Jamaican cuisine, as you can imagine, has a long list of influences from other cultures and continents. The early Spanish settlers, the African slaves, the Chinese and Indian workers who replaced them after emancipation and various European visitors have all left their mark on this island countries varied but distinctive cuisine.
Let’s start with the Jamaican national dish, Ackee and Salt Fish. Ackee is the pear shaped fruit of an evergreen tree
imported from West Africa in the 1700s. When ripe, it turns an orange or red color and splits open showing three shiny black seeds attached to creamy white or yellow flesh. Toxic when under ripe, it has the consistency of eggs when boiled. It figures prominently in Jamaican cuisine and some adventurous Jamaicans have started producing an ackee wine. The national dish is made with the fruit combined with cod, onions, peppers and spices.
Curry dishes such as curry goat are very popular and show the influences of Chinese and East Indian immigrants. Jamaican patties, a spicy meat filled pastry, also likely has Chinese origins.
Perhaps most famous of all, though, is Jerk. Jerk refers to a fiery spice mixture using the base ingredients of allspice, scotch bonnet peppers and thyme and may also include cloves, cinnamon, scallions, nutmeg, garlic, brown sugar, ginger and salt. Jamaican Allspice is the dried unripe fruit of the pimenta dioica tree and is referred to as pimento by Jamaicans. The English gave it the name Allspice as it tasted similar to a blend of cinnamon and other other familiar spices. Its wood and leaves are often used to smoke jerk meats and its berries are used to make the allspice liqueur Pimento Dram, which we will use in our cocktail this month.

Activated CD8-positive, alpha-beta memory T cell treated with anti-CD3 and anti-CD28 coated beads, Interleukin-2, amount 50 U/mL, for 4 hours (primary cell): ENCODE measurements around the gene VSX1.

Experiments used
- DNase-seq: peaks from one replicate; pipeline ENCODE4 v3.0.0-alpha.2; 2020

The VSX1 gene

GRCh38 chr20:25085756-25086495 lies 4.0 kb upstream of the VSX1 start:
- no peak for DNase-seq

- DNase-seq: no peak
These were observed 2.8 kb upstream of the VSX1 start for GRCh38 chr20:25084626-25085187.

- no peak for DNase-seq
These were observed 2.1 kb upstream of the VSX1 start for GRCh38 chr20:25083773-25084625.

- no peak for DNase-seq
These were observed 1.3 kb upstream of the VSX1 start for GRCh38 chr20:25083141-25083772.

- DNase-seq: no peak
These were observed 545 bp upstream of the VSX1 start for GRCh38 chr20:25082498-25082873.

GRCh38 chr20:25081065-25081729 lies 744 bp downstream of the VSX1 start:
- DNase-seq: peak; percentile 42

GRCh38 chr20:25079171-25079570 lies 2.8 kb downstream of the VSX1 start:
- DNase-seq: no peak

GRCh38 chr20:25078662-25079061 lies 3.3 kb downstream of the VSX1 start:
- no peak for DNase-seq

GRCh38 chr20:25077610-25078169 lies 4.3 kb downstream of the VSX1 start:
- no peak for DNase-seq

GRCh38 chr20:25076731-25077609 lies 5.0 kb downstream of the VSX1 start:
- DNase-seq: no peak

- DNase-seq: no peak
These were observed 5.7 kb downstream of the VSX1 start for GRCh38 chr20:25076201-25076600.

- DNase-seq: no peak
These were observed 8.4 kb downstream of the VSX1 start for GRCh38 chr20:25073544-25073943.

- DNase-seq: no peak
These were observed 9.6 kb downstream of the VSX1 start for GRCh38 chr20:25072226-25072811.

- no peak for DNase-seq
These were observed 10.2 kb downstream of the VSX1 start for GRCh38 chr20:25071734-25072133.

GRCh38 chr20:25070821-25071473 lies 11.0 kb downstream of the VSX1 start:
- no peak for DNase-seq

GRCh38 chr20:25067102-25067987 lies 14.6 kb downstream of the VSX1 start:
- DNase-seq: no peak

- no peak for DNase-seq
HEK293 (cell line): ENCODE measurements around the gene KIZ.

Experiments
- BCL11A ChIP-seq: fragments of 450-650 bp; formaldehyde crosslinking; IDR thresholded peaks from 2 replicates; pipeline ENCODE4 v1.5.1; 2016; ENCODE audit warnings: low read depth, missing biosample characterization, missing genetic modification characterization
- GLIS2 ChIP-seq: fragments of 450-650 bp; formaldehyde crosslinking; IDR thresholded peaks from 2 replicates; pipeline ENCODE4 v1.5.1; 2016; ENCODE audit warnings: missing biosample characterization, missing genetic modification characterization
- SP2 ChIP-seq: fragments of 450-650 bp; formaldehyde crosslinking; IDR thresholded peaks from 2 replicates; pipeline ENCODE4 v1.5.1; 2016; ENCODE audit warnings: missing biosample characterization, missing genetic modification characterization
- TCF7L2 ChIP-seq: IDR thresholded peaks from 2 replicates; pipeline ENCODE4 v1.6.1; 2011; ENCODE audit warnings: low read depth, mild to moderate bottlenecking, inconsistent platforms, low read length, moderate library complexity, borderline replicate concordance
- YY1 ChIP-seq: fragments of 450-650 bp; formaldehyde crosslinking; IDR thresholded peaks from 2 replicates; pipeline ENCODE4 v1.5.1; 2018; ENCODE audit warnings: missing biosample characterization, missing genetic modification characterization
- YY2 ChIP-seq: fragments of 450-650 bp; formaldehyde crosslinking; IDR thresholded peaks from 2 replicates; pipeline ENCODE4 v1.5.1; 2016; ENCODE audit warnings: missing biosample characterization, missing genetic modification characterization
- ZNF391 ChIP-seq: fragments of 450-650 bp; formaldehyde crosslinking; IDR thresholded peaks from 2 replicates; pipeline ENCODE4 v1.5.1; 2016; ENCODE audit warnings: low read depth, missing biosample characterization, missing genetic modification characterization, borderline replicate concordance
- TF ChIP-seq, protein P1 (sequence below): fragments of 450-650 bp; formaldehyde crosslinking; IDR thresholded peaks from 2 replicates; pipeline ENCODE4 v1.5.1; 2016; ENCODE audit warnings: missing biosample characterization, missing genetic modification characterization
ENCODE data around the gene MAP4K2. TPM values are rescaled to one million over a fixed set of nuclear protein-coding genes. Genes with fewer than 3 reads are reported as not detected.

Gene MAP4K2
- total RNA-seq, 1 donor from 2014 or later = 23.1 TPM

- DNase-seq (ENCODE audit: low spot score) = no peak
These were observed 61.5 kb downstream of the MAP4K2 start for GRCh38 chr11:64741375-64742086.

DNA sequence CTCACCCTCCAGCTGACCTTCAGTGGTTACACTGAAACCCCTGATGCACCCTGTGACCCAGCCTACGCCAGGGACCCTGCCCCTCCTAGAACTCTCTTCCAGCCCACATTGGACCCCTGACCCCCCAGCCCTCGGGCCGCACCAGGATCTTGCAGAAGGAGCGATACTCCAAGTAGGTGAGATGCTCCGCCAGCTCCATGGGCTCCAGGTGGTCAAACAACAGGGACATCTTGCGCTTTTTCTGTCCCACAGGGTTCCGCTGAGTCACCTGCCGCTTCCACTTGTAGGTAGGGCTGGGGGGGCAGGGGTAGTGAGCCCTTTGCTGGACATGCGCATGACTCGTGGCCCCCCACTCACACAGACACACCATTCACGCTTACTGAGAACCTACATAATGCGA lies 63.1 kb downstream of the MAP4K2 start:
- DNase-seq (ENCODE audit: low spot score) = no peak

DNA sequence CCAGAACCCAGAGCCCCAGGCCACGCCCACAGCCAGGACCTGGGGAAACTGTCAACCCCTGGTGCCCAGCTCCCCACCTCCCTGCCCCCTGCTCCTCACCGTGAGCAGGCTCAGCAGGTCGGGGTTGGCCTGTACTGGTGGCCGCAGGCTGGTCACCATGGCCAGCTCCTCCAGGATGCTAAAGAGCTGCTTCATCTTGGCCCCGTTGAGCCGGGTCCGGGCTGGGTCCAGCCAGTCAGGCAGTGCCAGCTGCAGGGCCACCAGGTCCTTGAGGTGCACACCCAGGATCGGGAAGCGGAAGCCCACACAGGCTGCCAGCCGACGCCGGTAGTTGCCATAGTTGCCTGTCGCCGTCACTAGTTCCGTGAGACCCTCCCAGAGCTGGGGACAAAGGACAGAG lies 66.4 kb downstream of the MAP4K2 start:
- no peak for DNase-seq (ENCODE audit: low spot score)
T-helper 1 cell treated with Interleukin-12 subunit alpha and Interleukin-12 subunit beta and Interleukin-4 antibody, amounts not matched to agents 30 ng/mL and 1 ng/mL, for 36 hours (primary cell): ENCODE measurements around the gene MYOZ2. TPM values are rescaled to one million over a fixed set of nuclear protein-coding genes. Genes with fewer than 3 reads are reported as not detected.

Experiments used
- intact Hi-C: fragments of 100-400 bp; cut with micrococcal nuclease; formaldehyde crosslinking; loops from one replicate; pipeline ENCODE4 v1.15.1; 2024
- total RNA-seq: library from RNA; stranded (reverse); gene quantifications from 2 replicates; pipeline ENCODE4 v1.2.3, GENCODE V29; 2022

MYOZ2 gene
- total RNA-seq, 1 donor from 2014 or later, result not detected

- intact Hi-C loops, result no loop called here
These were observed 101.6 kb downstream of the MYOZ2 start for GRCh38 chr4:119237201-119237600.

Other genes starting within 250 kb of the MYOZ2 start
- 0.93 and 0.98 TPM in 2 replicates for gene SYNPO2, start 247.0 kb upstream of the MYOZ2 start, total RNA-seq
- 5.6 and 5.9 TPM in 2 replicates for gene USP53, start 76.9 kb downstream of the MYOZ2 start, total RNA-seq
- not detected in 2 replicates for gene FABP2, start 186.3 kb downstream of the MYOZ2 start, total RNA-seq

The jerk mixture is used as a dry rub or marinade for chicken, pork and other meats which are then grilled or smoked in barrels. Readily available at jerk stands and shacks throughout Jamaica, this fiery specialty is also easy to find in Jamaican and Caribbean restaurants and cafes in most major cities. It is often served with braised cabbage and rice or with roti, an unleavened flatbread with Indian origins. The jerk spice blend can be found in most supermarkets as well.
Callaloo is a side dish of amaranth greens braised and seasoned with salt, onions and scallions.
Some Jamaican fish dishes with rather curious names include ‘stamp and go’, a type of fish fritter, ‘Solomon Gundy’, a pickled fish paté, and ‘run down’, a coconut milk flavored fish stew.
Sorrel Tea is a brilliant red drink made with the flowers of the roselle flower. It is served hot or cold and sometimes as a Christmas punch with the addition of ginger and rum.
Blue Mountain Coffee is one of the most prized coffees in the world. It is sought after for its mild taste which is not as bitter as most other coffees. Grown in the Blue Mountains north of Kingston, it is roasted in small batches and can cost around $49/lb. It is a main ingredient in Tia Maria coffee liqueur.
And with that, we segue to our cocktail of the month:
- 3 oz. Appleton Reserve Rum
- .5 oz. cold brew coffee
- 1 tsp. Creme de Banana
- 1/4 tsp. Pimento Dram
Shake with ice, pour into a martini glass and garnish with a few coffee beans.